The stakes in the DOMA case are high as well. A ruling striking down DOMA would have multiple impacts on married gay couples. Among other things, they’d have access to medical leave if their spouses need attention because they’re gravely ill or injured and Social Security survivor benefits would become available.
A ruling that strikes down DOMA would also remove a barrier for gay service members seeking spousal benefits in the wake of “Don’t Ask, Don’t Tell” repeal. According to a report published last month from the Center for American Progress and OutServe-SLDN, the average gay military family pays $5,615 out-of-pocket each year for health care insurance because they aren’t eligible for military coverage known as TRICARE.
Both oral arguments will share a common participant: U.S. Solicitor General Donald Verrilli. Since the Obama administration stopped defending DOMA in court, it has participated in litigation against DOMA and will have speaking time in arguments before the Supreme Court. Similarly, in the wake of filing a friend-of-the-court brief against Prop 8, the Justice Department will also have speaking time to argue against it thanks to a request.
In either or both cases, the Supreme Court could determine as part of its ruling that laws related to sexual orientation should be subject to heightened scrutiny, or a greater assumption they’re unconstitutional. That’s the view the Justice Department has articulated in legal briefs against DOMA and Prop 8.
Such a decision would also have a sweeping impact because it would create a precedent that guides other courts when evaluating the constitutionality of anti-gay laws, such as bans on same-sex marriage.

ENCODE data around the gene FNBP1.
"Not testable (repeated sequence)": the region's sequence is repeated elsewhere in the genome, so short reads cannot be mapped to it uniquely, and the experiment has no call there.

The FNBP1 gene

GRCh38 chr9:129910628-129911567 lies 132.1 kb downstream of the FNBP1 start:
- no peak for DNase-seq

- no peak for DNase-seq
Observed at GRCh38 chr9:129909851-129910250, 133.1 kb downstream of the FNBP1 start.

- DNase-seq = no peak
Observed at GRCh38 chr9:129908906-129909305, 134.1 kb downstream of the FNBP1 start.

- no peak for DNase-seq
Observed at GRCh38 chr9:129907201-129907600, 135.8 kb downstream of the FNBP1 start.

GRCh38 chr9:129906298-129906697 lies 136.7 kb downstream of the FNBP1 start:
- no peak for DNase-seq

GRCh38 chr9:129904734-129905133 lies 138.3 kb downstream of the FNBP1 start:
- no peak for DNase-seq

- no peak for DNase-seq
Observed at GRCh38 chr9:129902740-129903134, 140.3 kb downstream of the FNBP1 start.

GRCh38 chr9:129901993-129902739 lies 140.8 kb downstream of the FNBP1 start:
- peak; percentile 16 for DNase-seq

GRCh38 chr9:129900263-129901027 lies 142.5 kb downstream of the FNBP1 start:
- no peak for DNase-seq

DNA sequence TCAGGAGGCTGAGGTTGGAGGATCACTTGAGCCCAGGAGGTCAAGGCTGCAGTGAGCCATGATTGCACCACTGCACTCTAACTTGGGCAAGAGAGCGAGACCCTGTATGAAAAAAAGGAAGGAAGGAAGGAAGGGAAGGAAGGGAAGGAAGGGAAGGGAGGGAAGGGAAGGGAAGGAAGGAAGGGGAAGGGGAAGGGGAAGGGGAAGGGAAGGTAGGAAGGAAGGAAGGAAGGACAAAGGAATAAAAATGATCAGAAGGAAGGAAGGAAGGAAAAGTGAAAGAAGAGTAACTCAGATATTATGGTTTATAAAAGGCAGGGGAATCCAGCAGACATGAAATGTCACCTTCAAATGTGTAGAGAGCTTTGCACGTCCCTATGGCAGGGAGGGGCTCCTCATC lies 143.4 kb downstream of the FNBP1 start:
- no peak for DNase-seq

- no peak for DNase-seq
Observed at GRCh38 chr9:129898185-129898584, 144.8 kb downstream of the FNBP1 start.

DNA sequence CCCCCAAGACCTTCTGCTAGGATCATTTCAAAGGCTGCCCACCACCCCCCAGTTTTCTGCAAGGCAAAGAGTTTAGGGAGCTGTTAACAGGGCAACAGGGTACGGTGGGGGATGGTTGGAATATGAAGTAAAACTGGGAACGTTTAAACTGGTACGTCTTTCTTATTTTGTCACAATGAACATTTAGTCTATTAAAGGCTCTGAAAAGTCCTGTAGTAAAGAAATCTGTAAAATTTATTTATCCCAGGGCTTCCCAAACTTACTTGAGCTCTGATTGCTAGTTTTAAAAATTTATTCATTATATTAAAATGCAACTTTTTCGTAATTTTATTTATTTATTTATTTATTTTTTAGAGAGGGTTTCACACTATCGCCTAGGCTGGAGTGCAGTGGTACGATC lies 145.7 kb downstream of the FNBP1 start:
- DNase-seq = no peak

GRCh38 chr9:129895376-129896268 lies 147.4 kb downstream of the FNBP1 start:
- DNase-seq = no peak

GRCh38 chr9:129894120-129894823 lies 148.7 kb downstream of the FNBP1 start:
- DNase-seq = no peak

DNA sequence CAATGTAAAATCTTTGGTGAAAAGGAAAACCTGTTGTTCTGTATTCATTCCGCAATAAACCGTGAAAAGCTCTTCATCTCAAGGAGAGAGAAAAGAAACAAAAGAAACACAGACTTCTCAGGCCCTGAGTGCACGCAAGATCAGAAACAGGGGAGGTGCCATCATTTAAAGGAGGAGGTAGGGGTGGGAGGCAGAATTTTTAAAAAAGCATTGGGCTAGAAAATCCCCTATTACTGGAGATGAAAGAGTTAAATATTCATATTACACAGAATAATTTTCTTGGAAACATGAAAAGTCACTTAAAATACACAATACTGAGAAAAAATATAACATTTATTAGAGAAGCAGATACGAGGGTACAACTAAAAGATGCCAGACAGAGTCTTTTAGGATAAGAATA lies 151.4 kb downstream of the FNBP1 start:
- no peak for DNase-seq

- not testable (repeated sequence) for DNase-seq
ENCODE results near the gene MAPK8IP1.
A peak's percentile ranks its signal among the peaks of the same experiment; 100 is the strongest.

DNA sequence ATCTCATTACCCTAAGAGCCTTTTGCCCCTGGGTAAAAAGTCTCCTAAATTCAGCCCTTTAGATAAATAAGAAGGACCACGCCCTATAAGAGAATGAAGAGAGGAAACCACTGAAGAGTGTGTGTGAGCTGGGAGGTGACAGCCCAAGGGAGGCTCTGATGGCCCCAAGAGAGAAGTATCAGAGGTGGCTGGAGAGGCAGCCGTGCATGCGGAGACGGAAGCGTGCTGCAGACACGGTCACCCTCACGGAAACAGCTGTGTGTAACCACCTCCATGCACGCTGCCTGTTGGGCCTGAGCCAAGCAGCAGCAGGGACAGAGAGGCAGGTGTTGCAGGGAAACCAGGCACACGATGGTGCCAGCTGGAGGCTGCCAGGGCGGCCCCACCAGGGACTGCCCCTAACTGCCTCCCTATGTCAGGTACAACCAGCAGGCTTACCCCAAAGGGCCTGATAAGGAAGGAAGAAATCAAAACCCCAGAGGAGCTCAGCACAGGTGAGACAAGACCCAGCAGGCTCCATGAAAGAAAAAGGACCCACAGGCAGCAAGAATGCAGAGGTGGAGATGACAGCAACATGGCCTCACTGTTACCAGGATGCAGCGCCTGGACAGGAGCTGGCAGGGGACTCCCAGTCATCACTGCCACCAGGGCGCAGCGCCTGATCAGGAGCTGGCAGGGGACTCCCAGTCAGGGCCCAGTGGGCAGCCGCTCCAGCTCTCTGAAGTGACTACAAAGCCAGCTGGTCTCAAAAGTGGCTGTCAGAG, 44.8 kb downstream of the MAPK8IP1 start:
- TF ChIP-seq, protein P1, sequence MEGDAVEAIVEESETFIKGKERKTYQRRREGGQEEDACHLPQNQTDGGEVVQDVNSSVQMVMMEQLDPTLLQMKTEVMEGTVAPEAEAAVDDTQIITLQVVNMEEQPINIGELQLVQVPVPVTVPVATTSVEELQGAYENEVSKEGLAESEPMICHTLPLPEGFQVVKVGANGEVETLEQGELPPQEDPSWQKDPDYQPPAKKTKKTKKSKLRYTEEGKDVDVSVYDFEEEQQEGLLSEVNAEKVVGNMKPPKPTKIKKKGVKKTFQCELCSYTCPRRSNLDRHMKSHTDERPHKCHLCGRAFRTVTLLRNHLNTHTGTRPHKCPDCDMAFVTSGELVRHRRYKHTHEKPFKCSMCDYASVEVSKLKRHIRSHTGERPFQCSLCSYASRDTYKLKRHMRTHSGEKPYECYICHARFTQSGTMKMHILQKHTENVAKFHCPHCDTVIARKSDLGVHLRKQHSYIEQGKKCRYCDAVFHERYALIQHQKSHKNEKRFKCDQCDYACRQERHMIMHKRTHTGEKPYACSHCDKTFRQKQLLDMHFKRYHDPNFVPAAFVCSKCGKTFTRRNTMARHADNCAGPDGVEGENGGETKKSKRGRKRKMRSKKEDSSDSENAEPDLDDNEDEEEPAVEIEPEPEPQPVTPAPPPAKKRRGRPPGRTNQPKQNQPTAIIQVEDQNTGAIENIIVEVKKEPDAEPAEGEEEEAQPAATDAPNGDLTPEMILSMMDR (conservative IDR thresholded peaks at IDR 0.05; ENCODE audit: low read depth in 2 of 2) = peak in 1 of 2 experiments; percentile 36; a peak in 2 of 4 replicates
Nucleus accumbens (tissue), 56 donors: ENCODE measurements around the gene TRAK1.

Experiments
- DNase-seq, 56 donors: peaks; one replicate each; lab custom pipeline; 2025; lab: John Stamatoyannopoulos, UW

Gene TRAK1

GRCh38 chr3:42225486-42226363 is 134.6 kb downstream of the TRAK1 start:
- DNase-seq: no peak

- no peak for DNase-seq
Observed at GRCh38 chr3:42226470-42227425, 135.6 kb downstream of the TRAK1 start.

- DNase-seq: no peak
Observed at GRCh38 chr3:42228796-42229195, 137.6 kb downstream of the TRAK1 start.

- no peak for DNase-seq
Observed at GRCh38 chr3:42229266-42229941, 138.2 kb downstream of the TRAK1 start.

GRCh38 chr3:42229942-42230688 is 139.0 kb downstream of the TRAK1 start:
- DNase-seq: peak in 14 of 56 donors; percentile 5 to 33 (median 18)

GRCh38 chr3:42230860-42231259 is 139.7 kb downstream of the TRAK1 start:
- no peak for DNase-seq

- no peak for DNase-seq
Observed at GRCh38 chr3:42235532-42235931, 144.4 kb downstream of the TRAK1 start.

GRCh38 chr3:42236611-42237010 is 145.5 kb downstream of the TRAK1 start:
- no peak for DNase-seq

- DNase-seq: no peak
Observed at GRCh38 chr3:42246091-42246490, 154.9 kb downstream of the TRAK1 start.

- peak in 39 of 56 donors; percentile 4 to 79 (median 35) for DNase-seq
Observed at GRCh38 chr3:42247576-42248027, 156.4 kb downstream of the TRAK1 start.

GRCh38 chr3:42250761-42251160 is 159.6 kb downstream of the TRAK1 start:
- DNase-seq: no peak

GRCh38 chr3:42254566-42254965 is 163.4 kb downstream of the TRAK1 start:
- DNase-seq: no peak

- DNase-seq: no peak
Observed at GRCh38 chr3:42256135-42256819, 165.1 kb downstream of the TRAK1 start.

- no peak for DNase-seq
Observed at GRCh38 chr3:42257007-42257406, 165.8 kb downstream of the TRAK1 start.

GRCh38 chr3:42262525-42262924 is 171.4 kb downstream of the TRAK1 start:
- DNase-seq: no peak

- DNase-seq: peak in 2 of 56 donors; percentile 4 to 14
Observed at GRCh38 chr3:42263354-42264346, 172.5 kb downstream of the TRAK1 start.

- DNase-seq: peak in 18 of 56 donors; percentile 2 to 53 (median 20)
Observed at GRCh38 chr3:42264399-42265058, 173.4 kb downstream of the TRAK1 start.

But the merits issue — the question of whether Prop 8 and DOMA are constitutional — will only form part of the discussion in the cases as other issues such as standing and jurisdiction must be addressed. These issues may ultimately form the basis of the court’s rulings.
In the Prop 8 case, the question is whether proponents of the measure have standing to defend the measure in court. It’s possible — as Olson and his team have argued — the court would rule they lack standing because they aren’t harmed by Prop 8. Such a ruling would leave unanswered questions about the constitutionality of same-sex marriage in California, but likely restore same-sex marriage in that state.
The questions about standing and jurisdiction in the DOMA case are more complex. The court asked attorneys when taking up the case whether BLAG has standing to participate and whether the Obama administration’s agreement with lower courts that DOMA is unconstitutional deprives the Supreme Court of jurisdiction. It’s unclear what the fate of DOMA would be if the court decides to rule on those grounds.
GLAD’s Bonauto said she thinks the stronger argument is the court has jurisdiction to consider DOMA and will decide on the merits — but noted “they asked the question for a reason” and questions emerge if the court decides to rule on DOMA on the basis of standing.
“Most people think the Second Circuit decision goes away, then the question is what happens to the district court ruling,” Bonauto said. “Does Edie get her money back, or is there an argument that the district court ruling goes away because the U.S. switched positions in the district court. I’d like to think, at a minimum, Edie would get her money back.”
Vicki Jackson, a Harvard law professor hired by the court, will argue BLAG doesn’t have standing in the lawsuit and the court doesn’t have jurisdiction to hear the case. Deputy Solicitor General Sri Srinavasan is set to address the standing issue on behalf of the Justice Department. BLAG also has been allocated time to assert it has standing in the case, but Windsor’s attorneys weren’t granted time to talk about jurisdiction or standing.
NCLR’s Stoll said any decision from justices that would extend rights to gay couples — whether on the merits or through issues of standing — would be a “milestone” for the LGBT community.
“We have already been seeing tremendous changes in society and the level of acceptance for gay and lesbian people and for legal recognition of them through marriage,” Stoll said. “I think that if the Supreme Court ruled in whatever way in favor of the plaintiffs in these cases, that it would be a real milestone and landmark moment for our movement.”